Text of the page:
There are so many things we don’t talk about in actor training. We get so caught up in the “How” and the “Why” that we feel to talk about the what. I recently gave some lectures to a group of students at a University about acting professionally, and what amazed me was not what they asked, but what they didn’t ask.
Many of them were already assuming success, a typical pitfall of all young actors. They were more concerned with how to get agents and how to avoid being typecast than where to find jobs, what to look for in contracts, how not to get scammed, and how to learn all the hard lessons we learn on our own.
Today’s blog is super simple and super short. What are three practical things you need right now? Are they going to take you from an unknown diamond in the rough to singing “Imagine” with celebrities? No. Are they useful? Yes.
1. A Blue Oxford Shirt
Do it. But it is now. Buy it on Amazon, or Poshmark, or from Ralph Lauren, it doesn’t matter. I have worn the same blue oxford shirt in so many shoots it is insane. Number one, it looks good dressed up or down. Two, it’s considered the all-American shirt, so it works in numerous scenarios. Three, you can wear it for anything in life, and it works.
Also, it’s a tax write off, so don’t sweat buying it. For some reason, actors feel ashamed to claim things on their taxes. Get over this. You need to itemize your expenses. You are a business. Treat yourself like it. Watching movies is research. Books are investments. You are responsible for your own R&D. But a damn blue oxford.
2. A Tripod
Even before quarantine, self-tapes were the way the industry was moving. Why waste people’s times, forcing them to take off work, only to have them come to a casting office for you to realize, “They don’t look like tier headshots.” Ninety percent of my auditions were self-tapes before the virus. While in-person auditions will return, you can bet there will be much more limited time in spaces, especially in cities like New York and L.A.
So stop building a book tower to balance your phone on while you record sides taped to your wall. You can still tape the sides to your wall, but by God, invest in a damn tripod.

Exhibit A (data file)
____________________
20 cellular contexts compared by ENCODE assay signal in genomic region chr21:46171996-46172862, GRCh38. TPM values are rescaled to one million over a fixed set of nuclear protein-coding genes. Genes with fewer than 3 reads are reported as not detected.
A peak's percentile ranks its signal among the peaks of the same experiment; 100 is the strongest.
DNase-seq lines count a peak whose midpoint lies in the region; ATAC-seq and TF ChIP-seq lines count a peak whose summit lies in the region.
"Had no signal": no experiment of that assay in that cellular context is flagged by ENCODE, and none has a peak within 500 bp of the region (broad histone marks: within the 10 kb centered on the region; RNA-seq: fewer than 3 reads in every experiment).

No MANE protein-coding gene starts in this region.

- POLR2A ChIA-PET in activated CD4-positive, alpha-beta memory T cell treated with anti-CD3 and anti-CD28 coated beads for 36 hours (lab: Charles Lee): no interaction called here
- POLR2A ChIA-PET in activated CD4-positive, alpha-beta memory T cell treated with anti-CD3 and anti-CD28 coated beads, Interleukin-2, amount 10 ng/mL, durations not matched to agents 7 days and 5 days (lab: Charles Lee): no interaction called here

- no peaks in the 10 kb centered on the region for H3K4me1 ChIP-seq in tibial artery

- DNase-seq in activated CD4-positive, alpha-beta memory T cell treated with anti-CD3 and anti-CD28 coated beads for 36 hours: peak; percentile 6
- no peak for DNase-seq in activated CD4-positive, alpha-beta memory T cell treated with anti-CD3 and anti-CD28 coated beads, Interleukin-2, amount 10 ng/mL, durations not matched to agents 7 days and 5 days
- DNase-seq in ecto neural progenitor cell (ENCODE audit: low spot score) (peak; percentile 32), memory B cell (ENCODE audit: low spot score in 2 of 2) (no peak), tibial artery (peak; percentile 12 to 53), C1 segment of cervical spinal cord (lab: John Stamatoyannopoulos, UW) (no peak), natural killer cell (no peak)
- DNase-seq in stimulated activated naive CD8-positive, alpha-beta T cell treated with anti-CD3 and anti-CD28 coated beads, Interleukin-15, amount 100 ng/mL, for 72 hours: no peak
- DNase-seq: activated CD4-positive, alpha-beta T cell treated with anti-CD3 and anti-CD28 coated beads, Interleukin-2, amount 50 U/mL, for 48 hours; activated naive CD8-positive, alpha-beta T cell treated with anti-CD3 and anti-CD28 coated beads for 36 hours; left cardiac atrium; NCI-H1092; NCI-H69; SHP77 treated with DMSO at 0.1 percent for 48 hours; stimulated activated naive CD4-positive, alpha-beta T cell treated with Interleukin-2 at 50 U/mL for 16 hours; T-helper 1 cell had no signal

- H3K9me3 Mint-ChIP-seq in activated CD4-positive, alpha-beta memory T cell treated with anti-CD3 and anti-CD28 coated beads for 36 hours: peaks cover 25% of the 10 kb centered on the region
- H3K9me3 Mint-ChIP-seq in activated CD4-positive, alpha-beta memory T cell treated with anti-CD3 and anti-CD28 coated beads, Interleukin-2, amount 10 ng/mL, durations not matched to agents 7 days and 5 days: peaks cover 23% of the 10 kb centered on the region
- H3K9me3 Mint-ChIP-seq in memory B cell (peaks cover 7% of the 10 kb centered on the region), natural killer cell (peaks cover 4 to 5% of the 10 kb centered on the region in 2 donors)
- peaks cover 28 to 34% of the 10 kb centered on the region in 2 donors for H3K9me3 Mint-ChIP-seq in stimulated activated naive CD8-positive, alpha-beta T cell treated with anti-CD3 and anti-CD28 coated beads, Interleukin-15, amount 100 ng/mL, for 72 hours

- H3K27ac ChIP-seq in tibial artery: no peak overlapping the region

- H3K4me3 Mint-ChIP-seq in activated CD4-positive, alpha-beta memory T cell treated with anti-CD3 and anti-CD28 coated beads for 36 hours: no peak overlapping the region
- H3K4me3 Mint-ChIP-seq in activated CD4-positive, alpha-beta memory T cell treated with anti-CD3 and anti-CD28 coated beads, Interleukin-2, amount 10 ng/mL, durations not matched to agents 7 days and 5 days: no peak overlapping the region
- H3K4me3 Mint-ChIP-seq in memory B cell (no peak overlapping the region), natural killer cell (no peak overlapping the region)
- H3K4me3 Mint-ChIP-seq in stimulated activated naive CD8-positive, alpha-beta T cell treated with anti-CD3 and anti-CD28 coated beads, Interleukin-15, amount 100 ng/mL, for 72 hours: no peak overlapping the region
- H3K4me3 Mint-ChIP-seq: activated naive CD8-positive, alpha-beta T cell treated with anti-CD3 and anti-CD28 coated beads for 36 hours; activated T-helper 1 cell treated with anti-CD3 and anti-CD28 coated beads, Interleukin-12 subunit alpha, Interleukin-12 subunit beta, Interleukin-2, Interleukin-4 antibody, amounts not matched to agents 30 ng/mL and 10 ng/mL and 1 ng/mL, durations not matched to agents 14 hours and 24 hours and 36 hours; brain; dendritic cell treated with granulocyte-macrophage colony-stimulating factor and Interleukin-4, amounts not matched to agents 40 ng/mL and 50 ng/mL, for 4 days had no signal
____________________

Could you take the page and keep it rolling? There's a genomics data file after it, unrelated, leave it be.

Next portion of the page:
3. A suit that isn’t black
First of all, I love suits. I would wear a suit every day, and probably will at some point. But also, lawyers wear suits. Businessmen wear suits. Villains wear suits. James Bond wears a suit, and so does Bruce Wayne. The point is, at some point, you will be asked to audition for a character who would wear a suit. Likewise, you will be cast in a commercial, industrial, or indie film that will need you to wear a suit. Rather than scramble and head to the Goodwill to find something that doesn’t fit, pick something right now that fits you and make sure it is tailored.
Second, make sure the suit is not black. CEO’s do not wear solid black suits. They are for funerals and service staff. Now, as you have decided to be an actor you will probably need a black suit to serve tables or tend bar, but not for film.
Lastly, there are Opening Nights, Galas, business meetings, job interviews, date night, and a million other things you need a suit for. Buy one that fits and wear it with confidence.
One day there will be a whole wardrobe team at your beck and call. In the meantime, you need to build a respectable closet that you can use for short films and commercials. One day you will have your own studio to record in. Until then, you need to make sure you can self-record quickly at home. One day you will have your own personal man on Savile Row. Don’t waste your money on that mismatched polyester job from the department store for the time being.
There are tons of hidden costs to being an actor, but the good news is that it is becoming easier than ever. There are more jobs and more opportunities than ever before. It is easier to get started and work than it was ten years ago. Instagram and Youtube let you share your work immediately, not that it needs to be, but you can share it; however, if you have the three things listed above, then you will have three practical tools to help you in your jobs.
Brock D. Vickers
This is the beginning of a new part of life: a habit: an idea: a routine to dig at what makes a man great.